As secure as you want to make it. From the very beginning of Linux it had security in mind and over the years it has just got better and better. ‘You’ make the choice on how secure you want your system to be… Not a company. For example, I choose not to encrypt my disks, others do. Choices.

      As stable as you want it. Want to run a stable LTS Kernel? Go for it. Or load the latest kernel on the cutting edge. your call. Choices.

      Open, so any one can freely change the OS to meet there needs if desired and run on your system(s). Freedom.

      It is multi-user. You can have 1 to 1000s of users without buying any special seat license for your system.

      I don’t have to download updates if I don’t want to. I can be selective. I can boot the system when I want to. Very nice. Again choices. Love it.

      Wide range of distributions to choose from. As you can see from the comments. Find one that meets your needs. I like KUbuntu, Mint, and Fedora for example.

      Then you have a wide range of desktop environments (DEs) to choose from. Freedom to find one that meets your workflow. Much different than Windoze, Mac, and Chromebook where you are forced to use what they put out. Yuck. I like KDE for example. Others like Gnome, Cinnamon, Mate, LXDE, etc. And they are all customizable. Choices!!!

      Development tools are free if you program. Python? Java? C? C++? Cobol? Fortran? Ada? Rust? Pascal? … List goes on and on. Choices!

      Software? There is usually an application out there that meets your needs. For example, LibreOffice meets the needs of most people that need to use spreadsheets, write documents, and such. There are other suites too. Choices!

      Running Windows Games of course is a sticking point, but Steam seems to have that covered. Understand you can play many games there. I am not a gamer.

      The reasons can go on and on and on. Nuff said for now. Whats not to like?

      Draw your own conclusions, but I prefer to work in the Linux world than the M$ world. Linux meets all my computer OS needs and more. Granted not for everyone. Some people like to be spoon fed, but most Linux users like the freedom to choose what is best for them — not the other way around.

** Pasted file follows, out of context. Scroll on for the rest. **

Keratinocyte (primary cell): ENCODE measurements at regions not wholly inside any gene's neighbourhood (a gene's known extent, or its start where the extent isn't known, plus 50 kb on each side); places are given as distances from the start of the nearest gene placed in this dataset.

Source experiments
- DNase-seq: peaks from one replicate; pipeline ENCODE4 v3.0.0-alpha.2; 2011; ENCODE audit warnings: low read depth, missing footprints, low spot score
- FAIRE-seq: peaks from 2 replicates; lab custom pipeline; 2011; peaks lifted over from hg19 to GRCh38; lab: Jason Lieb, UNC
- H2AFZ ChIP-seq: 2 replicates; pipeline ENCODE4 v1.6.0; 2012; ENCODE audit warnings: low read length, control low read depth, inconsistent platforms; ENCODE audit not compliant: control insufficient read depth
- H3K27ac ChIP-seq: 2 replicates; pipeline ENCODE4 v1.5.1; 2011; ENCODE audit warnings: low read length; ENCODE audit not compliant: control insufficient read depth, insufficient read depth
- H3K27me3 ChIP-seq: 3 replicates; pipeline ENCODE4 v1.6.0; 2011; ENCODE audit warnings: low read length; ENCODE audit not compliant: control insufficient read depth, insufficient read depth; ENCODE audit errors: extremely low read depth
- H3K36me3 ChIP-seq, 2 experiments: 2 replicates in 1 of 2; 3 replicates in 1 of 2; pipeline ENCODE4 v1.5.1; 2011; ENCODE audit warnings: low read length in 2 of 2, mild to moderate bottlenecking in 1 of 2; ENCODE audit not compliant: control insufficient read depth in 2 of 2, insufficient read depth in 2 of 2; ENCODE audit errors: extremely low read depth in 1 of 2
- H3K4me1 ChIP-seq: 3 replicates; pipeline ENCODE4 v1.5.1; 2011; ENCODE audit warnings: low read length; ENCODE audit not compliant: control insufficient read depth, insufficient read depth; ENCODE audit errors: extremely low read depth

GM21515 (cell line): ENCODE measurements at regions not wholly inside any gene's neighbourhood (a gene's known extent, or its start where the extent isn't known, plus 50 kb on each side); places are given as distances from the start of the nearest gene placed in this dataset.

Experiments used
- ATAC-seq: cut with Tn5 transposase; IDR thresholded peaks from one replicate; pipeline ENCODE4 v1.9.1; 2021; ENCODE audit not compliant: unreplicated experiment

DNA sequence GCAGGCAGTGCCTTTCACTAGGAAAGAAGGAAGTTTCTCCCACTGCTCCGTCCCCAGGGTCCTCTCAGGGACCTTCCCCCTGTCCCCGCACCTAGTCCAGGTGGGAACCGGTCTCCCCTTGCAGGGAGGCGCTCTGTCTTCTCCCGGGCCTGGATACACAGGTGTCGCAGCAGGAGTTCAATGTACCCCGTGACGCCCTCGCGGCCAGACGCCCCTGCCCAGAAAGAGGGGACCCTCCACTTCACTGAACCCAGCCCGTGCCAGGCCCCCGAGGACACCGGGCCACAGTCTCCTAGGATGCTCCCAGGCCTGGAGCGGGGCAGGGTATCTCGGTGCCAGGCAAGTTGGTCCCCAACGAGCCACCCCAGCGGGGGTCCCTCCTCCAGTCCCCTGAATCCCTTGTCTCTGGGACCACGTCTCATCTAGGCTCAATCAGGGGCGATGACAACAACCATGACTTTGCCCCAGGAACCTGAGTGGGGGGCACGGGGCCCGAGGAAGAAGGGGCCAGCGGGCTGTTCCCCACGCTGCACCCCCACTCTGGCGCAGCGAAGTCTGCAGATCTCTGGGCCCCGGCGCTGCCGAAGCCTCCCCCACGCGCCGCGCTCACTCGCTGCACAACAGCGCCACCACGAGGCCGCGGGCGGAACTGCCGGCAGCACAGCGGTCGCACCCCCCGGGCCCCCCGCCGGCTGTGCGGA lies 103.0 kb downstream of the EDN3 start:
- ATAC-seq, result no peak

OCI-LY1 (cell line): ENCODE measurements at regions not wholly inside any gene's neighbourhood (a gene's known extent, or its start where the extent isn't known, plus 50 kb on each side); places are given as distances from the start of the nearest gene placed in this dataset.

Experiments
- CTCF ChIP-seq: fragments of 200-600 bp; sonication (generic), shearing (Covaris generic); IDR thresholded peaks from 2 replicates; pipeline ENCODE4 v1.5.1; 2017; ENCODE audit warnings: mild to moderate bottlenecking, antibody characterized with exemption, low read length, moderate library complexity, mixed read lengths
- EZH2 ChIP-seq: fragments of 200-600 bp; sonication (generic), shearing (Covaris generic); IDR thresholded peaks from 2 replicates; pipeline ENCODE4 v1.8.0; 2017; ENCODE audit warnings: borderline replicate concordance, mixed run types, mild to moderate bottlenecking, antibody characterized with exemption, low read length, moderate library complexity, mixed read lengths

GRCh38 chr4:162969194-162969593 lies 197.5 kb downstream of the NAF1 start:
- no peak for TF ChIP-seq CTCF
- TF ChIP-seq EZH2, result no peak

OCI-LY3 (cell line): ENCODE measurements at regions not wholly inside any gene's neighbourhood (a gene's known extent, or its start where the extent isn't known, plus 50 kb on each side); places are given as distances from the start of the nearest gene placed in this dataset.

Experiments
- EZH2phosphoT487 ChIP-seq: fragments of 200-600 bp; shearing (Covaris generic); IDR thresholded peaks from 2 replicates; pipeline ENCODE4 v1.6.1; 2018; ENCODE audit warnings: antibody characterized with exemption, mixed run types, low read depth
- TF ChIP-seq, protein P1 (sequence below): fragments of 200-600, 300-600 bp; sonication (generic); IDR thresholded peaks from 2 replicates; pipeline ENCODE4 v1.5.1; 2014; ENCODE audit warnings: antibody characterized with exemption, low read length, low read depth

1. That is a great and comprehensive list – there are only two important things I can think of that you missed. First, I don’t know of any Linux distros that try to “encourage” their users to log into the Mothership as a preferred method for logging in to their computers. Second, I don’t know of any Linux distros that have baked-in advertising forcing itself on their users.

        Oh, and I just thought of the user tracking that at least Chrome does, and probably Microsoft too. And Windows trying to force the user into the OS vendor’s choice of browser. So let’s just agree that there are a LOT of reasons to use Linux.

        There are also reasons to use Windows or ChromeOS as well. Some people have to use Windows because they require software for which there is no truly viable equivalent on Linux. Or they work for companies that are committed to Windows. I’m fortunate enough to not be in either of those boats. I have a REALLY bad attitude toward corporations trying to tell me what to do and how to do it – especially corporations that expect me to pay for the ‘privilege’ of having my choices dictated to me. That’s perhaps my primary reason for loving Linux – it’s all about freedom.

    2. Lesser evils. Ms, Apple, ChromeOs are currently the greatest evils, because backed by trillion dollar club. Ubuntu is not, but once you switch, there is more Linux to choose that is less comparatively evil.

    3. Or, a much shorter answer: Linux is a form of Unix. Unix was designed by programmers, for programmers, to work in a way that programmers like to think in. Everything aspect of Linux, good and bad, is a direct consequence of this.

      And yes, the good things and the bad things are quite often the same thing. One person’s “versatile” is another person’s “byzantine”.